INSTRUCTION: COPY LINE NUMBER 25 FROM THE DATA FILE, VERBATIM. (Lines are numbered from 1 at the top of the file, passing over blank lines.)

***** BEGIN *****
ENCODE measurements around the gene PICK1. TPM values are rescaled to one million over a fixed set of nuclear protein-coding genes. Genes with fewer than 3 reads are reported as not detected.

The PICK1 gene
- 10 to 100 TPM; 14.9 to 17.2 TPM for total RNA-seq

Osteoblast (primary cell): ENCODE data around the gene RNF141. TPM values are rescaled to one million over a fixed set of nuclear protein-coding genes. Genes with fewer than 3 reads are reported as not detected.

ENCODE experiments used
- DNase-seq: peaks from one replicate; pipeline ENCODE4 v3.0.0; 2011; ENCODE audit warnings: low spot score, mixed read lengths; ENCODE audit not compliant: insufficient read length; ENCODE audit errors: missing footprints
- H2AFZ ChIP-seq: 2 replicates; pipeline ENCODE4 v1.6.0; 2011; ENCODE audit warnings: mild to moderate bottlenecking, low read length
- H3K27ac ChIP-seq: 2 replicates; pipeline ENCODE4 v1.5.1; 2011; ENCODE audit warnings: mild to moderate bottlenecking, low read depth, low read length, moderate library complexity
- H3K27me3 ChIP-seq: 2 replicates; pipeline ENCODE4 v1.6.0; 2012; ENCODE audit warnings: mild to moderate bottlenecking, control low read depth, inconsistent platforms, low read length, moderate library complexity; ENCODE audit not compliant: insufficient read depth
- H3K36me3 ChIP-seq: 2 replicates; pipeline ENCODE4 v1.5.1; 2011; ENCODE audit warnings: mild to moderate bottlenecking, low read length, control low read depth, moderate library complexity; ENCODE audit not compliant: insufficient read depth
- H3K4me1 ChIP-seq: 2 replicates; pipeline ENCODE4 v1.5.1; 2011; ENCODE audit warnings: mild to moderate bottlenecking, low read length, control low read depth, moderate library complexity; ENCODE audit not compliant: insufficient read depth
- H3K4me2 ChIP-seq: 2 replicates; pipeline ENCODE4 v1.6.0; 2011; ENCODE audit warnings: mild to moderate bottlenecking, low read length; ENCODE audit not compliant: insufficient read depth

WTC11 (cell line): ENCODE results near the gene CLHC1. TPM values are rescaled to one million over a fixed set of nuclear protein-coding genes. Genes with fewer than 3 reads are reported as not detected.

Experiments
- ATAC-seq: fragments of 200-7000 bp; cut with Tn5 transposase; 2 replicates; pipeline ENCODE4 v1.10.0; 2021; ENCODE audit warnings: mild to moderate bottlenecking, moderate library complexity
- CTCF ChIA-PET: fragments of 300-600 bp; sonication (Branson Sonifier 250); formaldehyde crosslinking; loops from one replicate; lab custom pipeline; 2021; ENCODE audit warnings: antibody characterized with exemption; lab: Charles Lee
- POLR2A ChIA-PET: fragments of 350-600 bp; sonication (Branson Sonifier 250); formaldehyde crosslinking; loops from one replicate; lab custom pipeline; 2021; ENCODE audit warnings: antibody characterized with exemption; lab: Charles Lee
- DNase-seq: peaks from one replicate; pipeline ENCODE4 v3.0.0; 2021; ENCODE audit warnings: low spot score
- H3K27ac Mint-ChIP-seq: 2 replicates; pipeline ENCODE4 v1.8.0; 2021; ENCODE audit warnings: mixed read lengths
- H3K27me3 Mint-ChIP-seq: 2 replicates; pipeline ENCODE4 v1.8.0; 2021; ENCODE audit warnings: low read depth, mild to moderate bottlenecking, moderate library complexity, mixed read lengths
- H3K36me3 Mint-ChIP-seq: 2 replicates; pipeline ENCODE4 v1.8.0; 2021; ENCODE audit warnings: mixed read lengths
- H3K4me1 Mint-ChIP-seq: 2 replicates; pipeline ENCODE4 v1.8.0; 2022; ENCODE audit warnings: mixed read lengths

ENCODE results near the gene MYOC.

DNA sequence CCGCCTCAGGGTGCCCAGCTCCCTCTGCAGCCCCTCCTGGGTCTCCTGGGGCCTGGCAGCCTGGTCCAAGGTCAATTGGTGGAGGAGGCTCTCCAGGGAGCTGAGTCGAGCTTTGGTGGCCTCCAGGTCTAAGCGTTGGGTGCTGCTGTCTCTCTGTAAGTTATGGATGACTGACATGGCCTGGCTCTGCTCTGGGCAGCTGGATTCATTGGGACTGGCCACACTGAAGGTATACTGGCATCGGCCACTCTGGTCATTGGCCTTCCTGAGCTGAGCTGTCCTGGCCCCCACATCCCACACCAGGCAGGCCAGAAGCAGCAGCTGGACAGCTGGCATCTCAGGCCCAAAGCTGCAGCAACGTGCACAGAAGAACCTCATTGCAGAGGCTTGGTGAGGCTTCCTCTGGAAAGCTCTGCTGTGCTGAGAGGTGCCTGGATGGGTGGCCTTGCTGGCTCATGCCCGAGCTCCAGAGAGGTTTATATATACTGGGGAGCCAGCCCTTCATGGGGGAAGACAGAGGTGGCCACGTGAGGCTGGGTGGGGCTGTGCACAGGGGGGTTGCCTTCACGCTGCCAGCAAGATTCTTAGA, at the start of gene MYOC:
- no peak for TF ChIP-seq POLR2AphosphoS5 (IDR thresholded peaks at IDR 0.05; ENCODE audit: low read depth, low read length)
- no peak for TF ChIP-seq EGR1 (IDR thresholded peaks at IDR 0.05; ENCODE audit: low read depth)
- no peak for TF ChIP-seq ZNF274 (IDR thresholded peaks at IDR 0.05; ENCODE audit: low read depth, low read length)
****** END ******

- no peak for TF ChIP-seq POLR2AphosphoS5 (IDR thresholded peaks at IDR 0.05; ENCODE audit: low read depth, low read length)